+ Dr. William Dyrness introduces Galatians by describing the great freedom and love we are given as adopted children of God.
William A. Dyrness is senior professor of theology and culture in Fuller’s School of Theology. He has over 30 years of teaching experience in the United States, the Philippines, Kenya, and South Korea. He has published 8 books in various fields.
“You are liberated. Don’t give up that freedom that the Spirit has given.” – William A. Dyrness
Dr. William Dyrness introduces Galatians by describing the great freedom and love we are given as adopted children of God.
Hello, I’m Dr. William Dyrness, senior professor of theology and culture at Fuller Seminary. My special area is God’s relationship to culture and how God works through the cultures of the world and in particular, theology and the arts, and how the arts reflect theological truth. I’m going to use those lenses to talk about what Paul is doing in the Book of Galatians.
Paul’s letter to the Galatians is a letter that has been called a gospel of freedom—freedom and liberty in the Spirit. Paul’s overriding theme is to stand fast in the freedom wherewith Christ has made you free. And the background of this is that these are Gentile Christians that came to Christ in Galatia, but apparently some Jewish Christians had come along and told them, “Well, you can follow Christ but you also have to keep the law.”
So, Paul’s argument is that salvation comes through faith in Jesus Christ apart from the works of the law. Now, if this is true, Jewish people are upset because, what role does the law play? If this is false, Paul says, “then Christ died for nothing.” But Paul wants to point out that this is a false dilemma because faith in Christ is that which saved, initially, even Abraham who believed God, and it was counted for righteousness. And Abraham lived several hundred years before the law was given.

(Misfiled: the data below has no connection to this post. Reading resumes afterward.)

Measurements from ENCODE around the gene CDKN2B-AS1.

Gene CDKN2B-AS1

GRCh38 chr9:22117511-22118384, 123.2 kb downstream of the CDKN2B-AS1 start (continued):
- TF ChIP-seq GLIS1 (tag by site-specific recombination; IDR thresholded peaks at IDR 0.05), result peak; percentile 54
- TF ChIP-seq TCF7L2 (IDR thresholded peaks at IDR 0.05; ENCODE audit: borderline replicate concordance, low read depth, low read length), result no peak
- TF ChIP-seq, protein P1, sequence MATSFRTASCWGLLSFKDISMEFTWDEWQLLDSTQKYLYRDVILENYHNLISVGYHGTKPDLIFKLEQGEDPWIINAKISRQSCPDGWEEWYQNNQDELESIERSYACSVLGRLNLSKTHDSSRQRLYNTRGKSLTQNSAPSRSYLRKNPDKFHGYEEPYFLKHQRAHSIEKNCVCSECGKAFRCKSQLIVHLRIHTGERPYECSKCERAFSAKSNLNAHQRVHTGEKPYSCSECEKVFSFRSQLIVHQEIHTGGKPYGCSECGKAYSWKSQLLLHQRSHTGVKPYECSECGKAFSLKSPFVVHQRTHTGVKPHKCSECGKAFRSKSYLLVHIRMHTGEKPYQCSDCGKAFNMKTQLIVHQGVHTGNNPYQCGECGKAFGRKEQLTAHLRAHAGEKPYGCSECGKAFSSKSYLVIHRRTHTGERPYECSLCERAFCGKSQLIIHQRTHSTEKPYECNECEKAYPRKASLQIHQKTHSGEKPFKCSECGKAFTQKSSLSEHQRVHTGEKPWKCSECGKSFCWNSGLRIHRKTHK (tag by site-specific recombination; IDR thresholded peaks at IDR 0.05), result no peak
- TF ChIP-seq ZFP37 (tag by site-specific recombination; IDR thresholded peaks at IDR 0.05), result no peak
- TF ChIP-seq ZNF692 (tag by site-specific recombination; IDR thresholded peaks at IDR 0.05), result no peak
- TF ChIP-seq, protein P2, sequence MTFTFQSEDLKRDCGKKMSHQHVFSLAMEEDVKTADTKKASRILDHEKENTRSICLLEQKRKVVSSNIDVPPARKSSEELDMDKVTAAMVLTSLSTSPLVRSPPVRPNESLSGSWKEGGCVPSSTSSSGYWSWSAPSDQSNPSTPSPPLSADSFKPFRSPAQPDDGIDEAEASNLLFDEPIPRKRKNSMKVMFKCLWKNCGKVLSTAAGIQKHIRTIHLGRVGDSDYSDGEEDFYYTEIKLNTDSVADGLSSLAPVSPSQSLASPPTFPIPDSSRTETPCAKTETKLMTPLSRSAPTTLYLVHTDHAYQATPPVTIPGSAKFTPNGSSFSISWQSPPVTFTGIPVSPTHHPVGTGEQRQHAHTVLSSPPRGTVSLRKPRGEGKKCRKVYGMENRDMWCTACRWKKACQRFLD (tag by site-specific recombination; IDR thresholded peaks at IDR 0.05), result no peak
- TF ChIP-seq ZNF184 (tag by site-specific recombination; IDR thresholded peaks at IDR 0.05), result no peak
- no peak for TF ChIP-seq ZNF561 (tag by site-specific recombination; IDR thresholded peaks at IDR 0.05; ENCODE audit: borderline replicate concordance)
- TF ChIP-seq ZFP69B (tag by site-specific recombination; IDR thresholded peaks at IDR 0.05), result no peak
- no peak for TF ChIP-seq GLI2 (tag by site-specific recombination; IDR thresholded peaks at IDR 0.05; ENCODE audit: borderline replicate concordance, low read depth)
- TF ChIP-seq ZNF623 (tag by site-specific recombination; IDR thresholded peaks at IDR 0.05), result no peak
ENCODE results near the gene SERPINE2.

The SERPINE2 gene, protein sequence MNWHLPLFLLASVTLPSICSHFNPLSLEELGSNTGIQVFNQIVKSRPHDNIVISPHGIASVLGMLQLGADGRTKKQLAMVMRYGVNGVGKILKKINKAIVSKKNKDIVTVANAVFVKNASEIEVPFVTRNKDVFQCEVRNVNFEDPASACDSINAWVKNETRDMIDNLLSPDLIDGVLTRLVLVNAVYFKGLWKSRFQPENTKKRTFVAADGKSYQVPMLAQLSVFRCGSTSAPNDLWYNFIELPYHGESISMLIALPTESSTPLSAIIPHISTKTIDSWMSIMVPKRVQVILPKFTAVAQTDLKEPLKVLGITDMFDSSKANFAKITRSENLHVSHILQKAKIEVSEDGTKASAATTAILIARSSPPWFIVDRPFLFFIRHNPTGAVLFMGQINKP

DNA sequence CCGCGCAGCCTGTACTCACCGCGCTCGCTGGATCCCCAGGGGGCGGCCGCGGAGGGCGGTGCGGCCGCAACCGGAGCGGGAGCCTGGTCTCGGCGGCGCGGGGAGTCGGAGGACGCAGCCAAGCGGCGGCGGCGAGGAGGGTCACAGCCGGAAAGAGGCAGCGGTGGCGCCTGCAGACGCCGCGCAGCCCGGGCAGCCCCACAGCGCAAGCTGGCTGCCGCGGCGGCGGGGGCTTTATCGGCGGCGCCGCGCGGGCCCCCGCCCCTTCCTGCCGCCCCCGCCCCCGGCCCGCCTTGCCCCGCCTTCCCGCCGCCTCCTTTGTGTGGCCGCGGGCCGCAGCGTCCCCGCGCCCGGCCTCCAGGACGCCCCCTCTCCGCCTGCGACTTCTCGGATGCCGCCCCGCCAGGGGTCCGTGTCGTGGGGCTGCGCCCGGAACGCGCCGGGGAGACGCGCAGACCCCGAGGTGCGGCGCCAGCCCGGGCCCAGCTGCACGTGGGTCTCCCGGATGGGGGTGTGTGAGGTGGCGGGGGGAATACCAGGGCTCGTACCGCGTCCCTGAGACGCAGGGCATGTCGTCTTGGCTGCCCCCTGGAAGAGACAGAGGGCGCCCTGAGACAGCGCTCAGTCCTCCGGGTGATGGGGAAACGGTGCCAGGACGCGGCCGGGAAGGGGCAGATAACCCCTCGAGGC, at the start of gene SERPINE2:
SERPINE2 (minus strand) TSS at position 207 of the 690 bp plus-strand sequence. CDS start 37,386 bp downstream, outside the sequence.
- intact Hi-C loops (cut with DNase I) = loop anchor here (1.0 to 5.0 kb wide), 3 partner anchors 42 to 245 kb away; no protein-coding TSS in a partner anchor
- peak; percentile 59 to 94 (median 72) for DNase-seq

But Paul wants to point out that giving the law is not a bad thing because the law helped us understand sin and understand our need for Christ. Therefore the law is not a bad thing but it’s a good thing. But Paul wants to also stress the fact that keeping the law is not what brings salvation. Because of Christ, we have been adopted into Christ’s family. We have been made into heirs and joint heirs with Christ, so that we are no longer simply slaves, but we are children of God.
This is why I brought along this particular picture. This is a picture of Joseph and the infant Christ. What I like about this picture is Joseph’s wonderful sense of love for the infant Christ. The importance of this is Joseph in a sense adopted Christ. He was not his own child by the flesh—he was born of the Holy Spirit. But Joseph adopted Christ. And you can see the intense love and devotion that Joseph has for Christ here. This, to me, is a wonderful visual expression—you could say it’s a visual commentary—on what Paul talks about when he says that God’s love is so great that he has adopted us into this family and showed his love for us in the same way that’s reflected here in Joseph’s love for the infant Christ here. We are the children of Abraham.
This is why Paul can be so vehement and said, “Look! Why could you give up this freedom that you’ve been given—this wonderful identity as adopted children of God—for people who have to be under the law? But now you are liberated. Don’t give up that. Don’t give up that freedom that the Spirit has given.
Paul sums up the message of this book in the third chapter, verses 23 to 28: “Now before faith came, we were imprisoned and guarded under the law, until faith would be revealed. Therefore, the law was our disciplinarian until Christ came, so that we may be justified by faith. But now that faith has come, we are no longer subject to a disciplinarian. For in Christ Jesus you are all children of God, through faith. As many of you as were baptized into Christ have clothed yourself with Christ, there’s no longer Jew or Greek, no longer slave or free, there is no longer male or female, for all of you are one in Christ Jesus. And if you belong to Christ then you are Abraham’s offspring, heirs according to the promise.”